What a Collection!

Frida, age 4, attends weekly gymnastics lessons. She comes out of the lessons beaming, chattering happily about what they did while I help her out of her leotard. She says ciao to her friends and we load up in the bike trailer to go home. She never asks me what I did while she was in the gymnastics lesson, or maybe she did once and was so bored by the answer she never bothered to ask again. Let’s play…

45 Minutes in Heaven

how to play – imagine what you would do if you had 45 minutes of free time and access to the following, all of which are available INSIDE the gymnastics facility: 

  • an outdoor track complete with high jump
  • warm Italian May sunshine
  • ice cream, cookies, lollipops, and those chocolate wafers that always seem stale except in Europe
  • a smartphone
  • prosecco, beer, and various slightly bitter pre-mixed aperitivi (like Campari)

You would make yourself a prosecco-ice cream float and go lie down on the high jump mattress, right? Well done, you!

The other mothers* and I either stand around chatting, stand around staring at our iPhones, or stand around smoking. Never have I ever seen anyone go for one of the adult-friendly drinks at the bar at the kids’ gymnastics school. I think we’re doing it wrong.

 

*I would say ‘parents’ except that there’s a word for ‘parents’ if they are invariably female and that word is ‘mothers’. It’s always the mothers. It’s Italy. In 2016. Jesus, am I ready to leave. The gender role bullshit here makes me want to scream.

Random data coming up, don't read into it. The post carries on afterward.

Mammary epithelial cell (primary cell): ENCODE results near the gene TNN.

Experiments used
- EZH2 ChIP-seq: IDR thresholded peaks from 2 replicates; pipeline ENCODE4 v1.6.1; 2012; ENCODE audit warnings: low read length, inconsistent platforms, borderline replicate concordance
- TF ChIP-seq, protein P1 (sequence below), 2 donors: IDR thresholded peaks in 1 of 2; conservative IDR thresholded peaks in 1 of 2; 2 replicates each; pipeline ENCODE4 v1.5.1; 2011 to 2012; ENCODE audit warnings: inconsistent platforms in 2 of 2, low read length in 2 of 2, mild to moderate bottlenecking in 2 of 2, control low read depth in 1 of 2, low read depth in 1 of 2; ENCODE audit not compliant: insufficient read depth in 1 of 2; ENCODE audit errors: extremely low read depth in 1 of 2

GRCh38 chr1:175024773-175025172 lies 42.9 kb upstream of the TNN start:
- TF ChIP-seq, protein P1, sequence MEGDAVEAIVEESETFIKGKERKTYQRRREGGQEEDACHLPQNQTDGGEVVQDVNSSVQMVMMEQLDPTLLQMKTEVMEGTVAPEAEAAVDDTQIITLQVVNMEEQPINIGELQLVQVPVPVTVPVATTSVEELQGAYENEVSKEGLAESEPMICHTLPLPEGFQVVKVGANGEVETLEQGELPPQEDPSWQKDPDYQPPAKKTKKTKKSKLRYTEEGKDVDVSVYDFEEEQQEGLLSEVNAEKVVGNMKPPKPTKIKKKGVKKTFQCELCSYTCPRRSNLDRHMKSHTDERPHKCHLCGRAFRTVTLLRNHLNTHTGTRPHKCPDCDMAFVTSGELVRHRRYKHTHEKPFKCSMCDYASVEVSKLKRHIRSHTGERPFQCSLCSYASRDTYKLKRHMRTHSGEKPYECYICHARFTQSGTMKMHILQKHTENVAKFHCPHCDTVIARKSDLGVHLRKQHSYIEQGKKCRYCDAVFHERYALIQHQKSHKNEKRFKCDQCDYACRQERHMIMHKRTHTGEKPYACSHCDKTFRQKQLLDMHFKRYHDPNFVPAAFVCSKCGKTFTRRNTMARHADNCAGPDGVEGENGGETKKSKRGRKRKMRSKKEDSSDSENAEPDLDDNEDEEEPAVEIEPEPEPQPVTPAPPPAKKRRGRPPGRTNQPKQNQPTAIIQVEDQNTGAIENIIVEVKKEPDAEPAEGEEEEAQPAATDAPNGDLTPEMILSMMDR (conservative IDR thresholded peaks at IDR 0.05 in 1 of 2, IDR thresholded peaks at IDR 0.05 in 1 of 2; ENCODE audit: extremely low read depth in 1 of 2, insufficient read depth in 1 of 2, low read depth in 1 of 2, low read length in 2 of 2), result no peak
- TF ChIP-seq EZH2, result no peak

One quick example : at Mother’s Day at Frida’s school, there was a nice slideshow with pictures of all of our little darlings during their school day. The head nun was announcing the pictures and reminded us that our children were watching everything we did. She then turned to the next section, which was about the kids emulating their mommies. The first slide : kids ironing on little play ironing boards. I laughingly shrieked ‘Oh My GOD!’ because I thought that it was a very funny joke. It wasn’t. Next slide : kids washing dolls in the little play bathtub. Next slide : kids pushing prams with dolls in them. Next slide : kids with little play shopping carts. Next slide : kids putting dolls to sleep in little doll beds. The audience was sighing and weeping and I was torn between being an incensed American feminist and being so so very grateful that I am an incensed American feminist instead of one of the lovely, smart, kind, capable Italian working mothers who have to put up with this 1950’s pigeonholing for the rest of their lives. (While wearing high heels! Ugh.) When I asked a trio of Italian working mom friends about the lack of kids pretending to stay up late studying to get their Phds, or grab their briefcase to go to their awesome lawyer job, or go to the hospital to perform brain surgery JUST LIKE MOMMY, each of the women I asked got really uncomfortable. It wasn’t something that was OK to talk about. It wasn’t funny, it wasn’t ironic, it wasn’t changing, it was just their lives. I was immediately sorry to have asked.

Except that until you meet an actual real-live Hillary Clinton fan in person, you might not truly believe that one existed. I’m a feminism unicorn, sent to Italy to provide proof that feminist unicorns exist. We’re somewhat smellier than anticipated, but we bring hope from a land where women can have it all – kids, career, loving marriage, great friends, satisfying sex, high-quality chocolate, and toned arms.

Know this, American voters: if you elect Donald Trump, the unicorn dies.

 

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